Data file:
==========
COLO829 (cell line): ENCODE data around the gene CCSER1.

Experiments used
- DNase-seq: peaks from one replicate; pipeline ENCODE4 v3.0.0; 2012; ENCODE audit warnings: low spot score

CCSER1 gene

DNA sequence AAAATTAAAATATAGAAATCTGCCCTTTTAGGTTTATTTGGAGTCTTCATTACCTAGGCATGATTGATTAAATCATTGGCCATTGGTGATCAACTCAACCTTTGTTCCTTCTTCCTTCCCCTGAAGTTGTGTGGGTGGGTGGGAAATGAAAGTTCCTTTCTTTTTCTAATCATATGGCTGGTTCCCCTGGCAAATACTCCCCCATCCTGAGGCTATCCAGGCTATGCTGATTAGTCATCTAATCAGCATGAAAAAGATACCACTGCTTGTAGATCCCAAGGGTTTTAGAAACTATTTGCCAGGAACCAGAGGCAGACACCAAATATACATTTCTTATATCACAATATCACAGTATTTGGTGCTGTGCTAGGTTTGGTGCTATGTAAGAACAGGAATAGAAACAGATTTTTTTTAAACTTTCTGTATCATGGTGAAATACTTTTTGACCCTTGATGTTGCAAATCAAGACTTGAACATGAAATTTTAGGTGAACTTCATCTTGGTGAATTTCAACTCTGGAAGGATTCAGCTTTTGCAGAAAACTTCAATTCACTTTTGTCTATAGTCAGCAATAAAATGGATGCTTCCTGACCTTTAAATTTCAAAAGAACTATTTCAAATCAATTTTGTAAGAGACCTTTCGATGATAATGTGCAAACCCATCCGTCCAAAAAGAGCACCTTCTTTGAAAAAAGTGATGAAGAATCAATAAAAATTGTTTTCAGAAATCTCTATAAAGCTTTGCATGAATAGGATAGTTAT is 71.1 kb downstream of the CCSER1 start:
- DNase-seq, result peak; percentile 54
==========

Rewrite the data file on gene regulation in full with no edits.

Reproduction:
COLO829 (cell line): ENCODE data around the gene CCSER1.

Experiments used
- DNase-seq: peaks from one replicate; pipeline ENCODE4 v3.0.0; 2012; ENCODE audit warnings: low spot score

CCSER1 gene

DNA sequence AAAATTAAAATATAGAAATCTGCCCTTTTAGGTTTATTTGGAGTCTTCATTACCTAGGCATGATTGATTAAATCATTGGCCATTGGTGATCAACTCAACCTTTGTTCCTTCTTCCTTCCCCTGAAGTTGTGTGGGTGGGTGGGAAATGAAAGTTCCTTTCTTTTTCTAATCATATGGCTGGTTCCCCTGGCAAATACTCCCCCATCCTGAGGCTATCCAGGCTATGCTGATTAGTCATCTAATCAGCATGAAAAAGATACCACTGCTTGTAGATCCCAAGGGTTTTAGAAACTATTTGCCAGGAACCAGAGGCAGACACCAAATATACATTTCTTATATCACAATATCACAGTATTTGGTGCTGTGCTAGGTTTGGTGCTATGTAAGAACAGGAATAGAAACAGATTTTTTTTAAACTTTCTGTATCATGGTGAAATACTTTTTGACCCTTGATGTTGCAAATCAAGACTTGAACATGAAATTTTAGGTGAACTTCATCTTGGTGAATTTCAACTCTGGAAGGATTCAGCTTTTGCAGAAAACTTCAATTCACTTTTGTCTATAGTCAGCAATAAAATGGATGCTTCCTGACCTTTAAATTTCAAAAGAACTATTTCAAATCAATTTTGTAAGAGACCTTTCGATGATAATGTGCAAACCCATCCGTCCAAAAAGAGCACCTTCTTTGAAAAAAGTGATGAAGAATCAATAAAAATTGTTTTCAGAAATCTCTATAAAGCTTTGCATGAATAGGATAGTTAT is 71.1 kb downstream of the CCSER1 start:
- DNase-seq, result peak; percentile 54